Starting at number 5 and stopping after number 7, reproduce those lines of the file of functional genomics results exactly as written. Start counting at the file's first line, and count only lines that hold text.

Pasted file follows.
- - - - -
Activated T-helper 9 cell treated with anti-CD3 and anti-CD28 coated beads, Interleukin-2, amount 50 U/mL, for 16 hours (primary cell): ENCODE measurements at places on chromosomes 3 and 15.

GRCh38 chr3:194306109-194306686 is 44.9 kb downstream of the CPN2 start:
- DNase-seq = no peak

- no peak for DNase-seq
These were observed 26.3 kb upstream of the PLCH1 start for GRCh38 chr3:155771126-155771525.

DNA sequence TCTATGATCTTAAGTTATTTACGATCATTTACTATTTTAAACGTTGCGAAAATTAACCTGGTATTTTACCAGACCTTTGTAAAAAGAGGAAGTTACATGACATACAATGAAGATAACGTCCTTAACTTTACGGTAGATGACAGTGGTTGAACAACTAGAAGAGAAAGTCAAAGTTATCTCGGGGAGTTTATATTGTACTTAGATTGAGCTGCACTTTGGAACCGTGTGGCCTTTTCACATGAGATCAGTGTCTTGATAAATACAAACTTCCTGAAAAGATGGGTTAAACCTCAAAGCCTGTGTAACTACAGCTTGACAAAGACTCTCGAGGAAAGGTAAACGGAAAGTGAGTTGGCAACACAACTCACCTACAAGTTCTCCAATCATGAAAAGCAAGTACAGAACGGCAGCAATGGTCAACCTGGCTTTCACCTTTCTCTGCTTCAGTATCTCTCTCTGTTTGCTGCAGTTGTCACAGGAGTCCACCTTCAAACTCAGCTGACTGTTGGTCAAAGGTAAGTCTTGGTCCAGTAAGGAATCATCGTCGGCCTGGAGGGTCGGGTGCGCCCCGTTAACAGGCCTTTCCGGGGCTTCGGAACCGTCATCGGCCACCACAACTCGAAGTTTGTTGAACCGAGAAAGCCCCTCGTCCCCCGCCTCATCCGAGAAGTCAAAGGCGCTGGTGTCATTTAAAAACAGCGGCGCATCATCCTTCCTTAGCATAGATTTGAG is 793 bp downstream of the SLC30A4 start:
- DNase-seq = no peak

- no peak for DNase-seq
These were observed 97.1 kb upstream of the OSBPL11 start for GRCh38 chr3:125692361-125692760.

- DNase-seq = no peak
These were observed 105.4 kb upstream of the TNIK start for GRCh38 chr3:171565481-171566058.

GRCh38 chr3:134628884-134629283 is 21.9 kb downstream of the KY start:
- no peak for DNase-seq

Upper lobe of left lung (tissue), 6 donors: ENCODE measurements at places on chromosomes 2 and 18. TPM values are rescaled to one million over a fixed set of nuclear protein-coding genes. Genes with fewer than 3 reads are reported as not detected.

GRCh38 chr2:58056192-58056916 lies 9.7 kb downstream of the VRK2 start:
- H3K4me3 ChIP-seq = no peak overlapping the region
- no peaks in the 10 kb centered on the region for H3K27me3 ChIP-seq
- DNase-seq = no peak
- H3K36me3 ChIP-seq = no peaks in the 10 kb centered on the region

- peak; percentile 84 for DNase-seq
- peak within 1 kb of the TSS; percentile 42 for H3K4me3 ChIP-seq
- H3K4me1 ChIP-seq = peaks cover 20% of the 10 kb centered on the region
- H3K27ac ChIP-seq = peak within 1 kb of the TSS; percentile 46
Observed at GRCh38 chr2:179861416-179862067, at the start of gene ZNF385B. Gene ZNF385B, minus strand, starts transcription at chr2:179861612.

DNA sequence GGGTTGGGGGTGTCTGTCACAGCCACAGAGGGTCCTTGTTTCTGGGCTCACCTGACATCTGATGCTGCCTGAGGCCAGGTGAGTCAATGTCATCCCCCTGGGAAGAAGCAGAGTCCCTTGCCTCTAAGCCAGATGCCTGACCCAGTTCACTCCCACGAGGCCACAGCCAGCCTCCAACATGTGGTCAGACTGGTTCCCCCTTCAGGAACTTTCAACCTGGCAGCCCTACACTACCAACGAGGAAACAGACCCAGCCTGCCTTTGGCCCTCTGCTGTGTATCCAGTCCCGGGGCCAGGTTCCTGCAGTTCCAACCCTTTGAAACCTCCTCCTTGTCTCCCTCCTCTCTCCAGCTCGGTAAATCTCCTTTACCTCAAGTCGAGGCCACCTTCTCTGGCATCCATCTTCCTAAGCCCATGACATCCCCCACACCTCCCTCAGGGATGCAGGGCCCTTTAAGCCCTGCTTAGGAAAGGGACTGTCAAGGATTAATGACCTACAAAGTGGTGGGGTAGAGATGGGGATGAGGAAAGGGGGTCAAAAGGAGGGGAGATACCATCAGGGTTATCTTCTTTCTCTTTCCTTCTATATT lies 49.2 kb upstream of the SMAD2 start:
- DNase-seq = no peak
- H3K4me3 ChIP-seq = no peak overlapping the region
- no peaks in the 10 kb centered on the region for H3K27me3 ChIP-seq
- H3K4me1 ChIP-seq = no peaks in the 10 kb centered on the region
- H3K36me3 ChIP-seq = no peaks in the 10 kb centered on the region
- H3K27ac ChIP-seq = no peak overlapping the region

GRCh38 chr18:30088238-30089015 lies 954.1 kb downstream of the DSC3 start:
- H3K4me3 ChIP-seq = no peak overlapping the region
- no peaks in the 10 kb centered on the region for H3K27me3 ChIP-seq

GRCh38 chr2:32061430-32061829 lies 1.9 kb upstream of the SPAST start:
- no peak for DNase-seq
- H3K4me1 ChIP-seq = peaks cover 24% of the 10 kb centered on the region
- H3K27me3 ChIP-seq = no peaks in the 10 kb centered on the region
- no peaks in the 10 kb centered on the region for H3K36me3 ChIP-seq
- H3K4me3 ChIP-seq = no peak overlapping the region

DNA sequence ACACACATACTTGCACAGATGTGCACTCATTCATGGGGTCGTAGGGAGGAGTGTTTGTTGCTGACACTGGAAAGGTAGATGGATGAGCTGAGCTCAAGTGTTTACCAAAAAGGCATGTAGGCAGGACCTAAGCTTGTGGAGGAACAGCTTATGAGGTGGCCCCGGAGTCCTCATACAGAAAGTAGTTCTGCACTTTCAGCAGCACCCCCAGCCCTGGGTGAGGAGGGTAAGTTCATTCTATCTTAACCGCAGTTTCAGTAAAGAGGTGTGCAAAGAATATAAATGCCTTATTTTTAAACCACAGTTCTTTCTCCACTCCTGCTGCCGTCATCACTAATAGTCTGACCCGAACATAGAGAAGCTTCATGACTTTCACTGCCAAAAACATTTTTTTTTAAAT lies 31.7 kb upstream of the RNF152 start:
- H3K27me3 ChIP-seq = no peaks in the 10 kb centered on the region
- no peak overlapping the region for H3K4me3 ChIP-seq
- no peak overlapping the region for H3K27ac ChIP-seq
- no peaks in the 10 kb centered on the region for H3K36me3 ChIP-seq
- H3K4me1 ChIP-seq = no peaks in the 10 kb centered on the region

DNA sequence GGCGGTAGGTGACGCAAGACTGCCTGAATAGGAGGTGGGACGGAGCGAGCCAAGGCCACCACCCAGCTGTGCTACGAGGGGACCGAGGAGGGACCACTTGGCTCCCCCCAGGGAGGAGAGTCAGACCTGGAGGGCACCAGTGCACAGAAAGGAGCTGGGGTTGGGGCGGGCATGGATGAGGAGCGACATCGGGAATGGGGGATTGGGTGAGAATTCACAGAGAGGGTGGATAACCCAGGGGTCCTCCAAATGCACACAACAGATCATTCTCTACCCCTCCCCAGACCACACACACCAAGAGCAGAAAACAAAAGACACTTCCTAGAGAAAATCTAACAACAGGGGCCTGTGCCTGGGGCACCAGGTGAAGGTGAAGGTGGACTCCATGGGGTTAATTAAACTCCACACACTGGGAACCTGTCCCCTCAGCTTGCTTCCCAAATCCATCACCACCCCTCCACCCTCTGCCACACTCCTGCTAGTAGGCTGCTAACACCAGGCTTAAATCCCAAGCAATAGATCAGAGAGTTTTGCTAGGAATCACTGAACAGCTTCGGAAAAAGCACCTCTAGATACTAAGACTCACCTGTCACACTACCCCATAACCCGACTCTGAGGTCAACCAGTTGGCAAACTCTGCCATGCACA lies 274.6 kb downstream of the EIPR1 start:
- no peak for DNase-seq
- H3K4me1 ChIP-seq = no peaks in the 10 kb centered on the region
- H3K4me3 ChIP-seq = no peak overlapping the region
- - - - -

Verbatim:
These were observed 26.3 kb upstream of the PLCH1 start for GRCh38 chr3:155771126-155771525.

DNA sequence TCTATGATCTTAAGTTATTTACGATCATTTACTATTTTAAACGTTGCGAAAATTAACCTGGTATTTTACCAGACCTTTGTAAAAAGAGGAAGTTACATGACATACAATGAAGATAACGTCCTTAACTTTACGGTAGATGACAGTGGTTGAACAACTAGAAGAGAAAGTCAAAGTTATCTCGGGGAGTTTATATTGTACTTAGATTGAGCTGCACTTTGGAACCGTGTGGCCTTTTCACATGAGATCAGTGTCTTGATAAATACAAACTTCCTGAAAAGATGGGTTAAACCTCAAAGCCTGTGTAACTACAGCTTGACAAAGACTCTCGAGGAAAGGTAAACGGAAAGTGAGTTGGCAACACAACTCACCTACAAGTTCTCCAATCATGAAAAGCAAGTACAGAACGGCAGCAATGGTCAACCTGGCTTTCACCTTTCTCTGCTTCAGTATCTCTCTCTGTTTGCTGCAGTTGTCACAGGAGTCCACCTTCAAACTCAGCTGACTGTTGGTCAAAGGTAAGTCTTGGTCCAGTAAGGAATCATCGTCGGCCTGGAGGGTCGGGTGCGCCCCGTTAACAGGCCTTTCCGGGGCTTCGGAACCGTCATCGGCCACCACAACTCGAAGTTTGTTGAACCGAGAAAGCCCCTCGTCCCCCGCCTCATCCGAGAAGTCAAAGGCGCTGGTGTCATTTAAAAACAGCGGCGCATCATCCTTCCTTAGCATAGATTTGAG is 793 bp downstream of the SLC30A4 start:
- DNase-seq = no peak